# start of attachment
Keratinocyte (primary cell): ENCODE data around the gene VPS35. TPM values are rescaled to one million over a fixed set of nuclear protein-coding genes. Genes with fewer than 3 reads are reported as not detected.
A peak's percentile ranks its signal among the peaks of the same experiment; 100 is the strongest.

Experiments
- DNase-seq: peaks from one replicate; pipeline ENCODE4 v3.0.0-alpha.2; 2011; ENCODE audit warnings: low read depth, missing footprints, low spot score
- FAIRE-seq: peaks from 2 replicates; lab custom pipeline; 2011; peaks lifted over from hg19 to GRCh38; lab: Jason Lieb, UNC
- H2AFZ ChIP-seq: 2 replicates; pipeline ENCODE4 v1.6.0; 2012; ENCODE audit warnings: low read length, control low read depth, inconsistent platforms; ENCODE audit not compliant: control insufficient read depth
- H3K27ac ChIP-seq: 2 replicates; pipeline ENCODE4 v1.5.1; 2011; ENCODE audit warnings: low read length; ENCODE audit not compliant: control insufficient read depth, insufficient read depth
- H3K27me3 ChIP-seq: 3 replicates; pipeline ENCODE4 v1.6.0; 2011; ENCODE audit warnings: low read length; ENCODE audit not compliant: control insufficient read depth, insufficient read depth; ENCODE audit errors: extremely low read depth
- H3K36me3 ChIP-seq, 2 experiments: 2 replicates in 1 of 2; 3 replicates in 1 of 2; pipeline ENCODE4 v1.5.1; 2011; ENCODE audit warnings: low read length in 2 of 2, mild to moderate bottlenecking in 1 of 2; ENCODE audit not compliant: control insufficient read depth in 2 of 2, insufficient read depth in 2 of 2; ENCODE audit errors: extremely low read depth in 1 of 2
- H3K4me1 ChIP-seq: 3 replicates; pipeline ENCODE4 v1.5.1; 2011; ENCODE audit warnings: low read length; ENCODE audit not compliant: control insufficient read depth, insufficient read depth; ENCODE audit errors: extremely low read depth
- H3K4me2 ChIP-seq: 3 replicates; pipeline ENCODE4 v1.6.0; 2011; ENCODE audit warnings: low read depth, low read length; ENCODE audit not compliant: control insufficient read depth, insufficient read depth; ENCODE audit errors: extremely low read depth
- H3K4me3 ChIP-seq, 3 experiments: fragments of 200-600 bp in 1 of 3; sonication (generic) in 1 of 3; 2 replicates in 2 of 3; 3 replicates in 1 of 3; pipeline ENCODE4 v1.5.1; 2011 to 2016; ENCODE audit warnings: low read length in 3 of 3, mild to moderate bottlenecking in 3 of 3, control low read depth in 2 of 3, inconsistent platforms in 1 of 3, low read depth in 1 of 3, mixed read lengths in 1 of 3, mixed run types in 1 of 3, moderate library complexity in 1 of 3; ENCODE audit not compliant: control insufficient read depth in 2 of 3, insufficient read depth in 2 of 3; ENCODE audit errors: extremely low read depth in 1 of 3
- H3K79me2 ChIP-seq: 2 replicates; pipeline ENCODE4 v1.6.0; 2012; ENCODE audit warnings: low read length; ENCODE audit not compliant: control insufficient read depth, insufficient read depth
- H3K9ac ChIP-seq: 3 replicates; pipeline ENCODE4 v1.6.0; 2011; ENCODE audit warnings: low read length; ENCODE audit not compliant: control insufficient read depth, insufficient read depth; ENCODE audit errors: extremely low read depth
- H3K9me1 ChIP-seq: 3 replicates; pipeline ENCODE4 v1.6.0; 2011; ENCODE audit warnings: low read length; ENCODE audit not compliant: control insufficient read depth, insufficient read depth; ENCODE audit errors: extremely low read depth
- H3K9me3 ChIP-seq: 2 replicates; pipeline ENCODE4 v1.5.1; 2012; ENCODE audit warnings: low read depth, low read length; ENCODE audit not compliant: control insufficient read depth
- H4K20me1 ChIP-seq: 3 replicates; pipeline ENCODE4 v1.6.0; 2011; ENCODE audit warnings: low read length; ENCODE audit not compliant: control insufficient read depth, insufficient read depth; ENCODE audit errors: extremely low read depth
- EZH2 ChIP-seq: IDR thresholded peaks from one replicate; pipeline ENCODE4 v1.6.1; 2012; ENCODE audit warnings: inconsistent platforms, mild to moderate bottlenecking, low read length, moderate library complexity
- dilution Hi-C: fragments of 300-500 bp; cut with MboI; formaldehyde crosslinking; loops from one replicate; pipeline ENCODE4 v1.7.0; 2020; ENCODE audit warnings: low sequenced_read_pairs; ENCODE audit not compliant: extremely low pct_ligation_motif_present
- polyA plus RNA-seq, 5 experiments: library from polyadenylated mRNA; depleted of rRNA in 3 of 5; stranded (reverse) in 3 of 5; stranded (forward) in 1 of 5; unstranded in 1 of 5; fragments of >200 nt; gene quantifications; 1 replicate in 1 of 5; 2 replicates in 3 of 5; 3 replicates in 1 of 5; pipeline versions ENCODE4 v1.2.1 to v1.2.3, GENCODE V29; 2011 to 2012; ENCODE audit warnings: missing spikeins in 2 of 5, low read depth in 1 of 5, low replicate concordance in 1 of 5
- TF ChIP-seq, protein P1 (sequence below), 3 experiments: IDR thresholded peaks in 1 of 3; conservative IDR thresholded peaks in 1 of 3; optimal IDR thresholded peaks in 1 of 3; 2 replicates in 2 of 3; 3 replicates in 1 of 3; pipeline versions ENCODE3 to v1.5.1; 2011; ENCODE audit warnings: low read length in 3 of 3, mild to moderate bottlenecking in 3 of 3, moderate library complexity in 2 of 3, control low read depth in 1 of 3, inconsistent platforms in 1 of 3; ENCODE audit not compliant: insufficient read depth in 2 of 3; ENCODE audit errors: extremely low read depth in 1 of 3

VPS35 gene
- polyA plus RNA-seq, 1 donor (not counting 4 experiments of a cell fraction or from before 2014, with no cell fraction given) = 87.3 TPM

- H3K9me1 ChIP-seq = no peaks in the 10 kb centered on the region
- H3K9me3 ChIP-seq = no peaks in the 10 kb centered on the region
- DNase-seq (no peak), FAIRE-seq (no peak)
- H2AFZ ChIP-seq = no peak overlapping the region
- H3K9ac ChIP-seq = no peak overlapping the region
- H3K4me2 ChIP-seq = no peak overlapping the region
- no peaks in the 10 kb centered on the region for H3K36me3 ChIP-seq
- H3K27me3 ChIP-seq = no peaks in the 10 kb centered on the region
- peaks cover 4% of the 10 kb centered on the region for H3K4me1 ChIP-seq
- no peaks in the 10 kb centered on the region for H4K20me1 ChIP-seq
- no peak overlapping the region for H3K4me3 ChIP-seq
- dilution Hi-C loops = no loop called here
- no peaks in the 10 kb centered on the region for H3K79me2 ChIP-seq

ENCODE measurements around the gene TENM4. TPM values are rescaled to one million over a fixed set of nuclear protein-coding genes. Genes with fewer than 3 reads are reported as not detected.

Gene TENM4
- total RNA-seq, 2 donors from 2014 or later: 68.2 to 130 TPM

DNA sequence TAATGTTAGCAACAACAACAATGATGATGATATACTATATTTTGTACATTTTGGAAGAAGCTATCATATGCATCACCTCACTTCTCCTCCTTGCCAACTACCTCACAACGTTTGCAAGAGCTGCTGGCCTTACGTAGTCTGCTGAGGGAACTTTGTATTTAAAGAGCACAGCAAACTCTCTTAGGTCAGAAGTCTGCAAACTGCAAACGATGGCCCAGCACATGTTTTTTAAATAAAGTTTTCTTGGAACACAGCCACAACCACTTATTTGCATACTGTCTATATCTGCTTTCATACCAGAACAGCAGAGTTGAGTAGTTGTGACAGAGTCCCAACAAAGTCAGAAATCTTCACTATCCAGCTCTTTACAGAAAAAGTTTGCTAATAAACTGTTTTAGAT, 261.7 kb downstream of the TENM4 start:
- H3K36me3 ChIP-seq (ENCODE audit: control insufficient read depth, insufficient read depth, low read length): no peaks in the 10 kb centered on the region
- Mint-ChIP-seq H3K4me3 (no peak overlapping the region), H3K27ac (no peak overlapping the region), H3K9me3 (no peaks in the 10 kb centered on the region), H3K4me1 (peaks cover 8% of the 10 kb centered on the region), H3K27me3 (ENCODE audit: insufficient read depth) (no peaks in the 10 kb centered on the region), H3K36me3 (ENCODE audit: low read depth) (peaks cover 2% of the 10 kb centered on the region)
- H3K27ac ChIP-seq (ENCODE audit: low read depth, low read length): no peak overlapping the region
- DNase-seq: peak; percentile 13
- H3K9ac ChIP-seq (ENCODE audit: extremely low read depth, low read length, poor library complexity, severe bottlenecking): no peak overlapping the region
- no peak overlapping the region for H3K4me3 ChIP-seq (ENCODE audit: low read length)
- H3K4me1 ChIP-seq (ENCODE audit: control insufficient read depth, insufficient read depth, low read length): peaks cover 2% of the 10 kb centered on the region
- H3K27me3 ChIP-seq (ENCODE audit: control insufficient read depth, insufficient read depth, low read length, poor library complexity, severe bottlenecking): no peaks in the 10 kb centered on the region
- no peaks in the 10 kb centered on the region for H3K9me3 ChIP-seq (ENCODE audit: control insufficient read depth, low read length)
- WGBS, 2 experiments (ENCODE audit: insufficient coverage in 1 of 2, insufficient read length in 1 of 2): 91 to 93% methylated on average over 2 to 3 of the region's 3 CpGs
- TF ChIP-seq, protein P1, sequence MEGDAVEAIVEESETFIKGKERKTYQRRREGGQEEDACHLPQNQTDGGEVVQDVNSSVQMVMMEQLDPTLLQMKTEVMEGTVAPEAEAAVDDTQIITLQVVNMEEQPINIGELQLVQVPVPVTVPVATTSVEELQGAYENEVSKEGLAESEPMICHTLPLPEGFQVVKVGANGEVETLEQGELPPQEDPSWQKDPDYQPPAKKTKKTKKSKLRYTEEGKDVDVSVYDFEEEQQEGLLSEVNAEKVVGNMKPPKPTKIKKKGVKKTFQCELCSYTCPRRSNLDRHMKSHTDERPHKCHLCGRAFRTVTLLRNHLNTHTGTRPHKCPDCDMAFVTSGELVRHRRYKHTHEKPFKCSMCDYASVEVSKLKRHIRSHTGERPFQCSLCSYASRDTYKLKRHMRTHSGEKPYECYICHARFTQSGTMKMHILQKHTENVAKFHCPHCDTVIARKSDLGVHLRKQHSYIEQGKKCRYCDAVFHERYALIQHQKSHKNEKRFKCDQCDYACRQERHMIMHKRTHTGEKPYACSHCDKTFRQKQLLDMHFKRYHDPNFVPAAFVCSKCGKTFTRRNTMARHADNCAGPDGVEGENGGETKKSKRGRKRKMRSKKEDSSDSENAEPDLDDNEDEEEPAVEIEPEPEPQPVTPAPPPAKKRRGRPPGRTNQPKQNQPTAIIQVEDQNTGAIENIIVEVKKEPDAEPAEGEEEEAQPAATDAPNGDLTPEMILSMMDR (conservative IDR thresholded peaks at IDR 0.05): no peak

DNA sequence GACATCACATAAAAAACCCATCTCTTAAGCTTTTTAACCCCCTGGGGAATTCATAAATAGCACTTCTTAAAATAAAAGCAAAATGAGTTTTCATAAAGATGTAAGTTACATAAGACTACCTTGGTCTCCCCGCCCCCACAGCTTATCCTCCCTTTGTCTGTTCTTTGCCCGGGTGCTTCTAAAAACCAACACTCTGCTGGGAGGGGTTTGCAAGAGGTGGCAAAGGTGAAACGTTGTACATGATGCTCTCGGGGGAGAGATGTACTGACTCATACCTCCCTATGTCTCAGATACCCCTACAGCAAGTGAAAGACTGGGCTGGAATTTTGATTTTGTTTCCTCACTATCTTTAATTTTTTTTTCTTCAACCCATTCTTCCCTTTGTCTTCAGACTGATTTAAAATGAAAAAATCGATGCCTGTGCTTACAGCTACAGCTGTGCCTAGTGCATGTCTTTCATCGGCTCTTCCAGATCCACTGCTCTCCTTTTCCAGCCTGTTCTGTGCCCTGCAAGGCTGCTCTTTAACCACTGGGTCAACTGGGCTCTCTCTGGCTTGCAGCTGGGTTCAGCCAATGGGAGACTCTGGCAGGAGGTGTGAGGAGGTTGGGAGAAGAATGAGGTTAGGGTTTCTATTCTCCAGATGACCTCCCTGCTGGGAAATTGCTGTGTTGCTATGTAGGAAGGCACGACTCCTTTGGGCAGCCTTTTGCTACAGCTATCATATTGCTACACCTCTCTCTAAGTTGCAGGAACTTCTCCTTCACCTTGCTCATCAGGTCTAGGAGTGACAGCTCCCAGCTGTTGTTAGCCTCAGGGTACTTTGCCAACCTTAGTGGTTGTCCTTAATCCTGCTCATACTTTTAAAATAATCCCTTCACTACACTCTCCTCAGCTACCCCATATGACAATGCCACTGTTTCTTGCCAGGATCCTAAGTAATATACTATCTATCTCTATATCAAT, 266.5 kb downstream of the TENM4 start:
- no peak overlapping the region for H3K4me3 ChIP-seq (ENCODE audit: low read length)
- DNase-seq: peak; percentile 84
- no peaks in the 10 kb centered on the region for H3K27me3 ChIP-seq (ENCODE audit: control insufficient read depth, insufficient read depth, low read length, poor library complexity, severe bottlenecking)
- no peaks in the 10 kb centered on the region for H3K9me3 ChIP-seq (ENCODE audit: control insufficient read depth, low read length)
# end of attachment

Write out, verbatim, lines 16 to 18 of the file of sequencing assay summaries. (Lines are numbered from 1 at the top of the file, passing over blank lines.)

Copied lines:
- H3K9me3 ChIP-seq: 2 replicates; pipeline ENCODE4 v1.5.1; 2012; ENCODE audit warnings: low read depth, low read length; ENCODE audit not compliant: control insufficient read depth
- H4K20me1 ChIP-seq: 3 replicates; pipeline ENCODE4 v1.6.0; 2011; ENCODE audit warnings: low read length; ENCODE audit not compliant: control insufficient read depth, insufficient read depth; ENCODE audit errors: extremely low read depth
- EZH2 ChIP-seq: IDR thresholded peaks from one replicate; pipeline ENCODE4 v1.6.1; 2012; ENCODE audit warnings: inconsistent platforms, mild to moderate bottlenecking, low read length, moderate library complexity